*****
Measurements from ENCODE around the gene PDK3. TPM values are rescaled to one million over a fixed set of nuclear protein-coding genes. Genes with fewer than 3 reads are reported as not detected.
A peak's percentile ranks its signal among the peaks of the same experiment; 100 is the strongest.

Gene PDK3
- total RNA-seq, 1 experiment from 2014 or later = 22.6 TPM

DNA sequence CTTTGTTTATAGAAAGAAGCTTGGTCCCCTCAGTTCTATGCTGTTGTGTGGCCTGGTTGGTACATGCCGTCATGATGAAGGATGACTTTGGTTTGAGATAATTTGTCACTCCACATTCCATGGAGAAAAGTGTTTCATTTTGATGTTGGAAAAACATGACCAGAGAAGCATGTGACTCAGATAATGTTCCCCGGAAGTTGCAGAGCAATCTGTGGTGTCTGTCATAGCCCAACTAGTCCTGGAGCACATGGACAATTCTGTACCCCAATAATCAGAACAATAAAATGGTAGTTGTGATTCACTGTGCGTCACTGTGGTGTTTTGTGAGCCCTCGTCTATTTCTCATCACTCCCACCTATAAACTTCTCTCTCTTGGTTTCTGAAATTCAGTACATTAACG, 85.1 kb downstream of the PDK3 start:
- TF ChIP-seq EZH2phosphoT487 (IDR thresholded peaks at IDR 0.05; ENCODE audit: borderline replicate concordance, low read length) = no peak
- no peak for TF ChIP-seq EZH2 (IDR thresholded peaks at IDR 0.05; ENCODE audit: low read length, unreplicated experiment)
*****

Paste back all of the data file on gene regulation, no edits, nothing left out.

Measurements from ENCODE around the gene PDK3. TPM values are rescaled to one million over a fixed set of nuclear protein-coding genes. Genes with fewer than 3 reads are reported as not detected.
A peak's percentile ranks its signal among the peaks of the same experiment; 100 is the strongest.

Gene PDK3
- total RNA-seq, 1 experiment from 2014 or later = 22.6 TPM

DNA sequence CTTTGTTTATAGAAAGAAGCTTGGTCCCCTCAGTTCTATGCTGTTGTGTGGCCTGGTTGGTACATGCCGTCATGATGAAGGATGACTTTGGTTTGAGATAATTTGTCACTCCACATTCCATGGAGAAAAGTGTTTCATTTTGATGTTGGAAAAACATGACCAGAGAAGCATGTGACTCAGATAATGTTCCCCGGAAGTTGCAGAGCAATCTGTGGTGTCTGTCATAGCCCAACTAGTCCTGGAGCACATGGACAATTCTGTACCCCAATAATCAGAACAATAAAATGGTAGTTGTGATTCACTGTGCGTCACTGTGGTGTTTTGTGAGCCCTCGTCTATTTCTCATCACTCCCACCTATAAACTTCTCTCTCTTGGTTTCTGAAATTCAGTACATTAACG, 85.1 kb downstream of the PDK3 start:
- TF ChIP-seq EZH2phosphoT487 (IDR thresholded peaks at IDR 0.05; ENCODE audit: borderline replicate concordance, low read length) = no peak
- no peak for TF ChIP-seq EZH2 (IDR thresholded peaks at IDR 0.05; ENCODE audit: low read length, unreplicated experiment)